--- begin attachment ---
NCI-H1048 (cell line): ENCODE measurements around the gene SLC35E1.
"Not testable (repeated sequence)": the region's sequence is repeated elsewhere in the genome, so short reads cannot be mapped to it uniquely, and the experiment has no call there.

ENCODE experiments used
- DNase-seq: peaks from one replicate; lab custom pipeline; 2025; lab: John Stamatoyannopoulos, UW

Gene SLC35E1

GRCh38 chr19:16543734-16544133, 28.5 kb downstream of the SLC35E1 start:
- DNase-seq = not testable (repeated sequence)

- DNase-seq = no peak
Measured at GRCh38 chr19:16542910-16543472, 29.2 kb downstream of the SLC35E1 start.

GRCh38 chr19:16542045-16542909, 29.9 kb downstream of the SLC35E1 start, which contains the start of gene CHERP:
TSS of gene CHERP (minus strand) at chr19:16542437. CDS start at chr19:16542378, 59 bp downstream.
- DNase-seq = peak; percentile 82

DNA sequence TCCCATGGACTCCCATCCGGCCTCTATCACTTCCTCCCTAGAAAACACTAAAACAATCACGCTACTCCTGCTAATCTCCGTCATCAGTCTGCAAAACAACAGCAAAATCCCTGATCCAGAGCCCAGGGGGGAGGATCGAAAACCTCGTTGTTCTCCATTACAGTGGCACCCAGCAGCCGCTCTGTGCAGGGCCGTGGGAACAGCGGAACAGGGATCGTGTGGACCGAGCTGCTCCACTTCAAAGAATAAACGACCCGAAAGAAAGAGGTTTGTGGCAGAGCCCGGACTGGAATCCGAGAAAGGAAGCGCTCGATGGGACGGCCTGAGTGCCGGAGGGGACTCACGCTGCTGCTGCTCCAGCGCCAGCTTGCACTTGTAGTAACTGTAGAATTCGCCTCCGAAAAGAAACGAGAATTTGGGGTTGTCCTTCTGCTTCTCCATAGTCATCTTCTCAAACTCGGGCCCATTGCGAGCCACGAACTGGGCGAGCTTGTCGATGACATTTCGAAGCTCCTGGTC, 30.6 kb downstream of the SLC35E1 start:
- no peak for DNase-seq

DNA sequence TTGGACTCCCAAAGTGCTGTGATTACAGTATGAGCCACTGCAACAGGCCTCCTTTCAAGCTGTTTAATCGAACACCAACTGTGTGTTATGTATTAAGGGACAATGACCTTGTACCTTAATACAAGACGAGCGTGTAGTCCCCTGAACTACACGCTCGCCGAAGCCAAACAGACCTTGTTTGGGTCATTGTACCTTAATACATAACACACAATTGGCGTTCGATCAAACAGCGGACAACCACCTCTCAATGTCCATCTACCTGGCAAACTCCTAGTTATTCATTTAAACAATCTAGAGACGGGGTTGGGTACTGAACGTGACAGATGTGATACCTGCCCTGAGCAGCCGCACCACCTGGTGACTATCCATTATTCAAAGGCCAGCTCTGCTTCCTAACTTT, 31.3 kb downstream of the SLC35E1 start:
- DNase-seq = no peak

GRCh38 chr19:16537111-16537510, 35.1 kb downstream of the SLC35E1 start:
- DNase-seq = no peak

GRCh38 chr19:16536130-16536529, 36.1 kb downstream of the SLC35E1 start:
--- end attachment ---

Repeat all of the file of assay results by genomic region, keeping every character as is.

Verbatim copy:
NCI-H1048 (cell line): ENCODE measurements around the gene SLC35E1.
"Not testable (repeated sequence)": the region's sequence is repeated elsewhere in the genome, so short reads cannot be mapped to it uniquely, and the experiment has no call there.

ENCODE experiments used
- DNase-seq: peaks from one replicate; lab custom pipeline; 2025; lab: John Stamatoyannopoulos, UW

Gene SLC35E1

GRCh38 chr19:16543734-16544133, 28.5 kb downstream of the SLC35E1 start:
- DNase-seq = not testable (repeated sequence)

- DNase-seq = no peak
Measured at GRCh38 chr19:16542910-16543472, 29.2 kb downstream of the SLC35E1 start.

GRCh38 chr19:16542045-16542909, 29.9 kb downstream of the SLC35E1 start, which contains the start of gene CHERP:
TSS of gene CHERP (minus strand) at chr19:16542437. CDS start at chr19:16542378, 59 bp downstream.
- DNase-seq = peak; percentile 82

DNA sequence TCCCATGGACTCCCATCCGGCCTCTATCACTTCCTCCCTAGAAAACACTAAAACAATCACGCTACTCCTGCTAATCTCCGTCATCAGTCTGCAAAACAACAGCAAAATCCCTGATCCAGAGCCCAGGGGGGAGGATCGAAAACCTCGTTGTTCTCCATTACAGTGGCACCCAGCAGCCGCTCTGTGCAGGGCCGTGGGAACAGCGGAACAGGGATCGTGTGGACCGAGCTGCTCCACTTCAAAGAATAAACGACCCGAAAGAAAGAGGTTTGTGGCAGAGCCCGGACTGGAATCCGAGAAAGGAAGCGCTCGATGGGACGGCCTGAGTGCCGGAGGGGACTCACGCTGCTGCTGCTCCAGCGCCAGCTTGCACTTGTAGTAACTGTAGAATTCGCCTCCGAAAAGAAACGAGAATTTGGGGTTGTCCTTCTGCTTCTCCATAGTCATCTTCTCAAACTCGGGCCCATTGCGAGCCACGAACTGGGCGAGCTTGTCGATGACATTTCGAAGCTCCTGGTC, 30.6 kb downstream of the SLC35E1 start:
- no peak for DNase-seq

DNA sequence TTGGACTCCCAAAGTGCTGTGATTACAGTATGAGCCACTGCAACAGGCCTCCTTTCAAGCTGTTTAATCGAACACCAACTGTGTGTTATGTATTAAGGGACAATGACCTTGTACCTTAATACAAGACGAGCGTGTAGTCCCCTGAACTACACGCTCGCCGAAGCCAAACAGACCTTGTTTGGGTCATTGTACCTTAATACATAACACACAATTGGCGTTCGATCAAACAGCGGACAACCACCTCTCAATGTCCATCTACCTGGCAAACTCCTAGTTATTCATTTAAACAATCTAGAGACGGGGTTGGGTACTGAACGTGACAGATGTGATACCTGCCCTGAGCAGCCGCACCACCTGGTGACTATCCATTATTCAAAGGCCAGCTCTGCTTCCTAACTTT, 31.3 kb downstream of the SLC35E1 start:
- DNase-seq = no peak

GRCh38 chr19:16537111-16537510, 35.1 kb downstream of the SLC35E1 start:
- DNase-seq = no peak

GRCh38 chr19:16536130-16536529, 36.1 kb downstream of the SLC35E1 start: